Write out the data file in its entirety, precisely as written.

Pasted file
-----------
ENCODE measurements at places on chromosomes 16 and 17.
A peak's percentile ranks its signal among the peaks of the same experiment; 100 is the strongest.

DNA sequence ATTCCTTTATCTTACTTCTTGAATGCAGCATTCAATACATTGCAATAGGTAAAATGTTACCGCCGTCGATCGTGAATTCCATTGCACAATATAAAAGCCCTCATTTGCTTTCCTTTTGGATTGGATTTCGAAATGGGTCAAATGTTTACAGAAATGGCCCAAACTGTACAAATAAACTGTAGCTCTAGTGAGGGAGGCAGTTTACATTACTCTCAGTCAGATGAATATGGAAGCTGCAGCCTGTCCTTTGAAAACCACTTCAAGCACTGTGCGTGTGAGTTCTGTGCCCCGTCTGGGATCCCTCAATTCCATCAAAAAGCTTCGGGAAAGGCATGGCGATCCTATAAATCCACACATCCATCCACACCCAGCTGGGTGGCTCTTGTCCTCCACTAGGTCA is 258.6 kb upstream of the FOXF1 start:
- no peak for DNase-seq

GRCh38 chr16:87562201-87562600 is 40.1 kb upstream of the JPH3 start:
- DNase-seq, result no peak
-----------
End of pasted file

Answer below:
ENCODE measurements at places on chromosomes 16 and 17.
A peak's percentile ranks its signal among the peaks of the same experiment; 100 is the strongest.

DNA sequence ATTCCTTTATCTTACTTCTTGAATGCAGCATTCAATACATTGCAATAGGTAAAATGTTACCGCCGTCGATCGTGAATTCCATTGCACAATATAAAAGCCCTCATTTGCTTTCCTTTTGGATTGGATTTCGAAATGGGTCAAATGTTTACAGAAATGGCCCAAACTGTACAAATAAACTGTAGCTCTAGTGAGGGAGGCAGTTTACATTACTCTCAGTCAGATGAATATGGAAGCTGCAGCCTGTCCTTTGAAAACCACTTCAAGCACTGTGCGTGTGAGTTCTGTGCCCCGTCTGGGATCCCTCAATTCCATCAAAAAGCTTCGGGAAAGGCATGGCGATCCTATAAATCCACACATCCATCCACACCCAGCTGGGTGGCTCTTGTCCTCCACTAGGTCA is 258.6 kb upstream of the FOXF1 start:
- no peak for DNase-seq

GRCh38 chr16:87562201-87562600 is 40.1 kb upstream of the JPH3 start:
- DNase-seq, result no peak